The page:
First you have to laugh with me, over the anguish I experience because of my personality.
On one hand, I am an extremely driven, organized person who values accomplishing tasks. On the other hand, I have an artistic temperament, and I hate being boxed in by routine. I like to be creative and to have freedom for expression.
So what do people like me do with prayer?
I’ve experimented with rigid extremism and prayer journals that MUST be accomplished for fear God won’t love me if I fail. (Ridiculous untruth.)
And I’ve experimented with free-range prayer, like free-range chickens roaming about in blissful, unencumbered joy. Happier chickens –happier eggs? Happier praying woman –happier prayers?
The problem with rigid prayer journals is that God is a person, so prayer is not a project. We communicate in relationship, not for accomplishment.
But the problem with no structure is that we often forget to pray about stuff, and our people deserve better than that. If you’re like me, you have a ton of directions you’re trying to pray, and you don’t want to drop the ball.
I’ve finally found some middle ground that I want to share with you.
I got one of those nifty planners that our very own Lisa Jacobson is always talking about, and it’s wonderful. In the back, there is this large section called “Tasks.” I love tasks. I counted the pages, and there are enough in that section to use two pages a month for my prayer lists. In my type-A brain, tasks are the most important thing in my day. To accomplish meaningful work brings me the most satisfaction, and it makes sense to me that prayer is the most important work I can accomplish in a day.
So I have listed the “who” and the “what” I want to pray for in that task section. I’ve got family and friends in there, with specific needs to pray for them. I’ve also got some financial concerns and some dreams written down, as well as some things that make me anxious. It’s all listed.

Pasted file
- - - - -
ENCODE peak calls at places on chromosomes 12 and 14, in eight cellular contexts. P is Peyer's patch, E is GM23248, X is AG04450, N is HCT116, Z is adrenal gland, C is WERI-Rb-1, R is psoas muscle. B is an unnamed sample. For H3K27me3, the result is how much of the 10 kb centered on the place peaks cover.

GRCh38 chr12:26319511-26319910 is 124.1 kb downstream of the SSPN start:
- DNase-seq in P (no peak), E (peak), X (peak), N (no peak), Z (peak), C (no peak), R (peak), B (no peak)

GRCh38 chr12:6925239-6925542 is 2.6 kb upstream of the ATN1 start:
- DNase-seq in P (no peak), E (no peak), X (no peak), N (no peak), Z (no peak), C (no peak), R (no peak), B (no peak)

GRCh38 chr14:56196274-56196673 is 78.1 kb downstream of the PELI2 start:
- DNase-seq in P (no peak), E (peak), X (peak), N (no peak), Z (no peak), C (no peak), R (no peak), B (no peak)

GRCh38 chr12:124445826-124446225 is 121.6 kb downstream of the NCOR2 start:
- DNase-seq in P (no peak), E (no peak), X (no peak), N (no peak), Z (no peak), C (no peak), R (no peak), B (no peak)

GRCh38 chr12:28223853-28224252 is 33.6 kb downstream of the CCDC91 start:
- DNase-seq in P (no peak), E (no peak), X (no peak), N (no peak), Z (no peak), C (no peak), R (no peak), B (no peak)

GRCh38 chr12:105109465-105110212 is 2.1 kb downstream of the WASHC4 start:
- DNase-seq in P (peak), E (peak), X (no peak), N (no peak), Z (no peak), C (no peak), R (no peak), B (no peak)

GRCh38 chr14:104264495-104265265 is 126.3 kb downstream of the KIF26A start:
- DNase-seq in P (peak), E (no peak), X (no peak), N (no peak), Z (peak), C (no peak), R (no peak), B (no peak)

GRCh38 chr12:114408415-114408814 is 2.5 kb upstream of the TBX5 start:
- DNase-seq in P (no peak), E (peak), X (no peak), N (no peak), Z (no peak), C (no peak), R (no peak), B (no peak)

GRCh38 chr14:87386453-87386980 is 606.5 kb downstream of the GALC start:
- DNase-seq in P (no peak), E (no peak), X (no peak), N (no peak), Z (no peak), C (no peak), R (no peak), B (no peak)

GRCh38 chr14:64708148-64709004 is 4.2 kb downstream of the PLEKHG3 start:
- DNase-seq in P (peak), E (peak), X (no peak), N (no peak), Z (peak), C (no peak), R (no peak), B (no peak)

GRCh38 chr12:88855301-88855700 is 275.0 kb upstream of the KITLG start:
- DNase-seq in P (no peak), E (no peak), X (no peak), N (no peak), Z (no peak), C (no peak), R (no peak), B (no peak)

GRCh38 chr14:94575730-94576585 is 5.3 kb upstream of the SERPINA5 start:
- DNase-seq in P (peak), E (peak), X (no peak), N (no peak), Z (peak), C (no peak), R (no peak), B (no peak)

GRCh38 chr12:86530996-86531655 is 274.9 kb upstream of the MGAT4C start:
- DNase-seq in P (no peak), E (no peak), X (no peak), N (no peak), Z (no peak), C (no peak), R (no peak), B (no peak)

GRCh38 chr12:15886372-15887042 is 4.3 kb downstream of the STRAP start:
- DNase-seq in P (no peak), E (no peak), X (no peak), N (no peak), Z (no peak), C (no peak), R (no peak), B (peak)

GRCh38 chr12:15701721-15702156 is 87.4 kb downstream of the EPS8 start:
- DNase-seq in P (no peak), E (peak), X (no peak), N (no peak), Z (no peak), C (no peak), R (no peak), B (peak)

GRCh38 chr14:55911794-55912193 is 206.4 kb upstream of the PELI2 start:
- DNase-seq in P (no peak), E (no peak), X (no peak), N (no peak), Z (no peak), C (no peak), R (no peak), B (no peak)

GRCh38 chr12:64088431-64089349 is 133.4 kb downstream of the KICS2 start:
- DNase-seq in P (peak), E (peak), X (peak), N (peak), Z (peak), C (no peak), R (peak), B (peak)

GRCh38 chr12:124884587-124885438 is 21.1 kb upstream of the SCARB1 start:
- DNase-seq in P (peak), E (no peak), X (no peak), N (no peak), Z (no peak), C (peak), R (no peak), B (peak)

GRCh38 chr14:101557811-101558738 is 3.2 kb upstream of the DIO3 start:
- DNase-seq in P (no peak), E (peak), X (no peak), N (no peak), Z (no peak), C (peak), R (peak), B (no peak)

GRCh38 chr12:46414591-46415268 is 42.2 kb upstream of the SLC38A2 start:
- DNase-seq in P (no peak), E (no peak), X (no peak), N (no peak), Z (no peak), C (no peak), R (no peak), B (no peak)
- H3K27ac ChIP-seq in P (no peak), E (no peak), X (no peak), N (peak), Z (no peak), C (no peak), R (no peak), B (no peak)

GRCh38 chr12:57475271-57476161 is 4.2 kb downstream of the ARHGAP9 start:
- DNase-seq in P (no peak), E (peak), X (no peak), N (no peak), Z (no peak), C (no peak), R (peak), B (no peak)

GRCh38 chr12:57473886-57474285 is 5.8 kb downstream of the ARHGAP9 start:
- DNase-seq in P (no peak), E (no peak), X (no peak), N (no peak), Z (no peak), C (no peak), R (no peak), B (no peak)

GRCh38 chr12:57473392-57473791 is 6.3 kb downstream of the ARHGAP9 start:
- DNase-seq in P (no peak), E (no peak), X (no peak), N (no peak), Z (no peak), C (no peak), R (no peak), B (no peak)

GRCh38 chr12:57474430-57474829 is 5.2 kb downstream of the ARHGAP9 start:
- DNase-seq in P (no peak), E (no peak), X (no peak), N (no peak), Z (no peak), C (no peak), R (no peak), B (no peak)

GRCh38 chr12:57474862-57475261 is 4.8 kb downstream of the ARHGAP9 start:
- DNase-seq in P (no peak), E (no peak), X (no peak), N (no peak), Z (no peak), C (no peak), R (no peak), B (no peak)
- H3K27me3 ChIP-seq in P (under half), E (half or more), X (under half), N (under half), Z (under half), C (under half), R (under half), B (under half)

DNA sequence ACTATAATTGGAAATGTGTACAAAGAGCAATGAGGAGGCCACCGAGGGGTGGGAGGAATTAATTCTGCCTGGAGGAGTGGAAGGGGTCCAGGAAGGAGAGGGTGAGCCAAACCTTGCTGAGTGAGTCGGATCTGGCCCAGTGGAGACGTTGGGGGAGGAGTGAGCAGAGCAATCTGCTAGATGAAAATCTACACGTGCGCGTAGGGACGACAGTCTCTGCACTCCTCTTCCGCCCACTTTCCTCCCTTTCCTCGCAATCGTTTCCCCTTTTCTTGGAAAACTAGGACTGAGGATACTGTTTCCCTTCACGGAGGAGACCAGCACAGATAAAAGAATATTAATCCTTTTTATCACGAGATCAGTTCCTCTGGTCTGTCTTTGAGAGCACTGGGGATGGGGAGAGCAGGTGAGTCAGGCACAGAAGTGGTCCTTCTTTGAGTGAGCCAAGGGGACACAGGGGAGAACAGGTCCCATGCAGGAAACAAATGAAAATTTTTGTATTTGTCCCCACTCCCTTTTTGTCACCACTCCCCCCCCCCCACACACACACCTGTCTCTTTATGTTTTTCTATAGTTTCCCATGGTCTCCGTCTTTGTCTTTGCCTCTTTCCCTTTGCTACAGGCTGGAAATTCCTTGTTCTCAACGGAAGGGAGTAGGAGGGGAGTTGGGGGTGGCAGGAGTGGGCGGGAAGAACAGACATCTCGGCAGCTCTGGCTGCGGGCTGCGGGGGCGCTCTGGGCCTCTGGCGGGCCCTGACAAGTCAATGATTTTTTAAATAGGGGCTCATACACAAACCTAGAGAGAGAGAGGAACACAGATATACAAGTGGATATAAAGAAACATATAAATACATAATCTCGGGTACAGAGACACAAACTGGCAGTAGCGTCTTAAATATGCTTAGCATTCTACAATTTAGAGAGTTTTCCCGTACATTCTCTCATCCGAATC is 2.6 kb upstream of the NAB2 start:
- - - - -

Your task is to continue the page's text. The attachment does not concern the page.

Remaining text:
It’s too much to pray for in a day –makes me hyperventilate, so I put a little checkmark when I pray for something. And I go out of order, which makes the artistic side of me happy. Random prayers –whatever I feel like, but the check lets me know I’ve touched on that person or that concern for the day.
Yesterday I had a cold and didn’t feel up to all that structured prayer, so I didn’t even take my prayer journal with me to my quiet time. I did the free-range thing and just enjoyed chatting with the Lord about whatever. I read some verses in the Bible, and we talked. It was lovely.
Then today I felt better and prayed through the whole list.
I even took my cell phone with me to my prayer time this morning, and I spent a few minutes texting people. I said, “Hey, I just want you to know I was praying this specific thing for you.” Free-range women aren’t that on top of things. They’re happy, but they can’t guarantee people they’ve prayed for specific needs.
So here’s the encouragement for us: We can be somewhat organized and responsible in our prayers. A little paper and pencil is good. But we should never be so rigid in this that we forget to enjoy we’re in relationship with the Father. We get to talk to him!
Happy praying, my friends,
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We’re so excited to announce the new release of Christy Fitzwater’s book, Blameless: Living A Life Free From Guilt and Shame with Foreword by Lisa Jacobson of Club31Women!
I’ve read hundreds of books in my life, many of them very good. But few have made me laugh so much, given me so much hope, and made me so eager to share its pages with my friends. ~ Elisabeth
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Christy Fitzwater is a writer and pastor’s wife living in Kalispell, Montana. She has a daughter who is married and a son in college. Christy writes to help people know God, and you can find her new book about becoming blameless on Amazon. Or follow her devotional blog at ChristyFitzwater. You can follow Christy on Instagram here!